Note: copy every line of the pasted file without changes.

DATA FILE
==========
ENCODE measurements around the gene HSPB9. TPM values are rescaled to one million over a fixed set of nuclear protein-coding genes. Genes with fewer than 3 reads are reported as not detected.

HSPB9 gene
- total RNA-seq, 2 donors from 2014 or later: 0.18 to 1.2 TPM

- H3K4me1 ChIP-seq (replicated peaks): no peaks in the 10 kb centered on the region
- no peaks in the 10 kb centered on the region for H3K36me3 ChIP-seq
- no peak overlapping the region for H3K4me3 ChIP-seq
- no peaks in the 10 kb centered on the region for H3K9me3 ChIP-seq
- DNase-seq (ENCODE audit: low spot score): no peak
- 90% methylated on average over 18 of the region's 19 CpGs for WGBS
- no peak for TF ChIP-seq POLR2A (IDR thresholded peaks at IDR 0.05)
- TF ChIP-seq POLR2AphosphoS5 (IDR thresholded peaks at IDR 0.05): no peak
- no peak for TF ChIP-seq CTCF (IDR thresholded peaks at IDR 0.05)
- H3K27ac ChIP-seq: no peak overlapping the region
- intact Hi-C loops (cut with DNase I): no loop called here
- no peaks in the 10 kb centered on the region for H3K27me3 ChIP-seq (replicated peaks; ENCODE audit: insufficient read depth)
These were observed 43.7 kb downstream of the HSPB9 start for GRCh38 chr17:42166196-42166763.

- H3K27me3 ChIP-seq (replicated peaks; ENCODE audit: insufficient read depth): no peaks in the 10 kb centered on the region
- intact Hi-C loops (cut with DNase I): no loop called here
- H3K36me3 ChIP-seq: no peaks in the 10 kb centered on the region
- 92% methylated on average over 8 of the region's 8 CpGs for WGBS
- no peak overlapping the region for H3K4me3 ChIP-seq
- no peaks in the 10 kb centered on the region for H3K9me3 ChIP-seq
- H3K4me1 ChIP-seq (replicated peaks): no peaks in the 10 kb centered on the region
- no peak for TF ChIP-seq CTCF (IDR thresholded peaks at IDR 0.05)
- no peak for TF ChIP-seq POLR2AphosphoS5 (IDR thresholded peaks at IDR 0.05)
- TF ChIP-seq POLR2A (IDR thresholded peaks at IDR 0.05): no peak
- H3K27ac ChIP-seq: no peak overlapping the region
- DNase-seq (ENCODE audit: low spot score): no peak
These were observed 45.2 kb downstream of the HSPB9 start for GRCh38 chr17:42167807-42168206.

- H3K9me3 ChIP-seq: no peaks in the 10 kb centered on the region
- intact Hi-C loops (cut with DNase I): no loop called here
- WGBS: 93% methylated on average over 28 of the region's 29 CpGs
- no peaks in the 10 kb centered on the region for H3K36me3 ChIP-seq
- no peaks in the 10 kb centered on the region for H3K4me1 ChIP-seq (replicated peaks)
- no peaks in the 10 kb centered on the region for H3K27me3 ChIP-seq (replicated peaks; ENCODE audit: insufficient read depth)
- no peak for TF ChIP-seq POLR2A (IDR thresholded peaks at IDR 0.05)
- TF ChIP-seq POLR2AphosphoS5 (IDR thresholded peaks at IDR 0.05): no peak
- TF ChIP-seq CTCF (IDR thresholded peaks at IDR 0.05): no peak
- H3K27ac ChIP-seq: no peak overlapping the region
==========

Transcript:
ENCODE measurements around the gene HSPB9. TPM values are rescaled to one million over a fixed set of nuclear protein-coding genes. Genes with fewer than 3 reads are reported as not detected.

HSPB9 gene
- total RNA-seq, 2 donors from 2014 or later: 0.18 to 1.2 TPM

- H3K4me1 ChIP-seq (replicated peaks): no peaks in the 10 kb centered on the region
- no peaks in the 10 kb centered on the region for H3K36me3 ChIP-seq
- no peak overlapping the region for H3K4me3 ChIP-seq
- no peaks in the 10 kb centered on the region for H3K9me3 ChIP-seq
- DNase-seq (ENCODE audit: low spot score): no peak
- 90% methylated on average over 18 of the region's 19 CpGs for WGBS
- no peak for TF ChIP-seq POLR2A (IDR thresholded peaks at IDR 0.05)
- TF ChIP-seq POLR2AphosphoS5 (IDR thresholded peaks at IDR 0.05): no peak
- no peak for TF ChIP-seq CTCF (IDR thresholded peaks at IDR 0.05)
- H3K27ac ChIP-seq: no peak overlapping the region
- intact Hi-C loops (cut with DNase I): no loop called here
- no peaks in the 10 kb centered on the region for H3K27me3 ChIP-seq (replicated peaks; ENCODE audit: insufficient read depth)
These were observed 43.7 kb downstream of the HSPB9 start for GRCh38 chr17:42166196-42166763.

- H3K27me3 ChIP-seq (replicated peaks; ENCODE audit: insufficient read depth): no peaks in the 10 kb centered on the region
- intact Hi-C loops (cut with DNase I): no loop called here
- H3K36me3 ChIP-seq: no peaks in the 10 kb centered on the region
- 92% methylated on average over 8 of the region's 8 CpGs for WGBS
- no peak overlapping the region for H3K4me3 ChIP-seq
- no peaks in the 10 kb centered on the region for H3K9me3 ChIP-seq
- H3K4me1 ChIP-seq (replicated peaks): no peaks in the 10 kb centered on the region
- no peak for TF ChIP-seq CTCF (IDR thresholded peaks at IDR 0.05)
- no peak for TF ChIP-seq POLR2AphosphoS5 (IDR thresholded peaks at IDR 0.05)
- TF ChIP-seq POLR2A (IDR thresholded peaks at IDR 0.05): no peak
- H3K27ac ChIP-seq: no peak overlapping the region
- DNase-seq (ENCODE audit: low spot score): no peak
These were observed 45.2 kb downstream of the HSPB9 start for GRCh38 chr17:42167807-42168206.

- H3K9me3 ChIP-seq: no peaks in the 10 kb centered on the region
- intact Hi-C loops (cut with DNase I): no loop called here
- WGBS: 93% methylated on average over 28 of the region's 29 CpGs
- no peaks in the 10 kb centered on the region for H3K36me3 ChIP-seq
- no peaks in the 10 kb centered on the region for H3K4me1 ChIP-seq (replicated peaks)
- no peaks in the 10 kb centered on the region for H3K27me3 ChIP-seq (replicated peaks; ENCODE audit: insufficient read depth)
- no peak for TF ChIP-seq POLR2A (IDR thresholded peaks at IDR 0.05)
- TF ChIP-seq POLR2AphosphoS5 (IDR thresholded peaks at IDR 0.05): no peak
- TF ChIP-seq CTCF (IDR thresholded peaks at IDR 0.05): no peak
- H3K27ac ChIP-seq: no peak overlapping the region